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Monday, November 30, 2009

REGARDING “911” AND WIRELESS ENHANCED “911” CHARGES

By Annie Piekarczyk / Beacon Media

In 2006, Georgia adopted a resolution imposing “911” charges on landline and wireless telecommunications with billing addresses within the City of Milton.

The “911” system implemented in Milton, through an intergovernmental agreement with Alpharetta, has been capable of providing automatic number and location identification of a wireless connection. This particular service has authorized Milton to assess a $1.50 charge per month per telephone service subscriber.

“The purpose of collecting that fee,” said Assistant to the City Manager Matt Marietta, “is so we can support our 911 system.”

Then in 2007, the state made revisions to that resolution. The revision authorized charges for additional telecommunication services which include Voice over Internet Protocol service and any other type of communication messages that are capable of initiating a 911 emergency call.

Milton City Council recently voted on a resolution to continue collecting that $1.50 fee the City has been collecting all along. The change? This resolution continues that fee, but also clarifies the current charge through explicit language addressing Voice over Internet protocol (VoIP), a service where information, according to Marietta, “…runs through internet service rather than a landline or a cell phone.”

This fee will allow the City of Milton to support the provision of emergency 911 services, by providing funding which is currently provided by an intergovernmental agreement with the City of Alpharetta.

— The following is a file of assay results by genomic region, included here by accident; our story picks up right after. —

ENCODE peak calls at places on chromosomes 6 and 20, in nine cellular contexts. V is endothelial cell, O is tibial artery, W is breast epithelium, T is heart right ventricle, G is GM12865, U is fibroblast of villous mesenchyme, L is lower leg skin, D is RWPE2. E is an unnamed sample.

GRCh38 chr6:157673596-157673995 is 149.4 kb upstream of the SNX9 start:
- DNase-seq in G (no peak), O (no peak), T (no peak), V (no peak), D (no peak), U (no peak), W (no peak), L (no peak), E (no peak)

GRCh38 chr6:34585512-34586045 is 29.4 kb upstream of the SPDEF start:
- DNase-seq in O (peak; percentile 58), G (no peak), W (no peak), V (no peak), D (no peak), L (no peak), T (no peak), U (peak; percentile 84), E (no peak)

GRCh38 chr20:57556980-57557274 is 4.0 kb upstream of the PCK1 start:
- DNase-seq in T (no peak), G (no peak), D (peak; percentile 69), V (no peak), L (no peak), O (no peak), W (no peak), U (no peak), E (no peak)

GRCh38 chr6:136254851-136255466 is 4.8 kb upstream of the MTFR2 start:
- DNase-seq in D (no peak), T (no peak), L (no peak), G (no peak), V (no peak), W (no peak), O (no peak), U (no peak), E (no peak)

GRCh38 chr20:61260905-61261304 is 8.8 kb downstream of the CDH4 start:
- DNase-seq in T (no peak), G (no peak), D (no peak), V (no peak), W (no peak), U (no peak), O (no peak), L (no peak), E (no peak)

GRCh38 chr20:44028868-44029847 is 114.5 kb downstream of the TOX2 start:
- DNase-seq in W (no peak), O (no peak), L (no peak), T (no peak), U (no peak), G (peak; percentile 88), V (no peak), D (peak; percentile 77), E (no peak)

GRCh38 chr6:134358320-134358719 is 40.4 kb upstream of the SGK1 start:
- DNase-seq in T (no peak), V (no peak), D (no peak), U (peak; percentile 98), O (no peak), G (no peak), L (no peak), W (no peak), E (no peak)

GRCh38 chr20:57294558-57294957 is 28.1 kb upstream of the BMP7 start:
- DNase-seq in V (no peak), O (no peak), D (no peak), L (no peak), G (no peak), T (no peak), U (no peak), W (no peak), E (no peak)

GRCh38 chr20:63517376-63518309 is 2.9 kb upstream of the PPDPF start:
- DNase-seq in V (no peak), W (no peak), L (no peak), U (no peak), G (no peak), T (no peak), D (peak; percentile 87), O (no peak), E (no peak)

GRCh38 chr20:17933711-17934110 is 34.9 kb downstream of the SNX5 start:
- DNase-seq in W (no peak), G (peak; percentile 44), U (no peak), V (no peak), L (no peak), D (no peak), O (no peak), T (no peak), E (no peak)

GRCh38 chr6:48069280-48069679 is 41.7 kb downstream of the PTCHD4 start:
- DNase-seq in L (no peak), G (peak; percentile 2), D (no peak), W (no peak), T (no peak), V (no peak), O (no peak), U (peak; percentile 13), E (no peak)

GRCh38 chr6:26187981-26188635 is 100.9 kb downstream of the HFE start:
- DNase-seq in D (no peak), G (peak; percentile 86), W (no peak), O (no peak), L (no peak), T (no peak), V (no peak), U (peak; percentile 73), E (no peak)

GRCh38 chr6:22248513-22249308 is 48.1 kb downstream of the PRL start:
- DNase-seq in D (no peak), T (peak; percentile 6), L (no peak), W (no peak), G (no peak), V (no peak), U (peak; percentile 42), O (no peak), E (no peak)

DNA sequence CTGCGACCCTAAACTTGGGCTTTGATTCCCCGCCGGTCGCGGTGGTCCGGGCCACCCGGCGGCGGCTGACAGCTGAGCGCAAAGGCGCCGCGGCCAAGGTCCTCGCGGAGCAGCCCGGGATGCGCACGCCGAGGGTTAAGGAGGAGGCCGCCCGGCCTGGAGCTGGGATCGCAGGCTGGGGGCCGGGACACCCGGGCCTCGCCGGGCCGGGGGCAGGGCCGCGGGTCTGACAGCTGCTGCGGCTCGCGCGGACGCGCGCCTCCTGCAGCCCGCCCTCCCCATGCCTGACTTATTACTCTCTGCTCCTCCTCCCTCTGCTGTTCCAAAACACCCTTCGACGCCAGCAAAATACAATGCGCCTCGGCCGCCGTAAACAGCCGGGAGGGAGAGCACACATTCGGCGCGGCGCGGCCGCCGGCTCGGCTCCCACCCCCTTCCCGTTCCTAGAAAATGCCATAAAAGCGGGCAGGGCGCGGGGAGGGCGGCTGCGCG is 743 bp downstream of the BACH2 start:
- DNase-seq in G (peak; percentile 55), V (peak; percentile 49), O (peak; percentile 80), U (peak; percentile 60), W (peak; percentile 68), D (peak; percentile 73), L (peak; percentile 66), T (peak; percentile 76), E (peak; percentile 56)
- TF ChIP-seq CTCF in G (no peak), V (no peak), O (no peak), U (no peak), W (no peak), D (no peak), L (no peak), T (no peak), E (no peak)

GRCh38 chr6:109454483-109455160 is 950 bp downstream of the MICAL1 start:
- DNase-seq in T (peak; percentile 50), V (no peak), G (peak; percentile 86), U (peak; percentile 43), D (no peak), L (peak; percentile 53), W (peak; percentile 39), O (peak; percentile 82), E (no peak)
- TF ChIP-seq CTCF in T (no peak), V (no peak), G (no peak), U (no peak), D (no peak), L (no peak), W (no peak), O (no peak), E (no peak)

REGARDING SOLID WASTE PLAN

Each year, every year, Milton City Council votes on whether to continue its Solid Waste Collection Services. The ordinance has been renewed each successive year since its original enactment in 2006, and this year is no different.

The ordinance approves and establishes the regulation of solid waste collection services in Milton. It contains the requirement for an infrastructure maintenance fee to be paid to the city. The impact to residential constituents has generally been less than one dollar per month. That revenue is dedicated to the maintenance of infrastructure and, in particular, resurfacing of roadways.

“By approving this tonight,” Matt Marietta said on November 16, “[We are] maintaining what we had tomorrow with what we have today. Let us keep working with our citizens, our staff and our code enforcement to come up with a (more comprehensive and substantial process) to unveil to you.”

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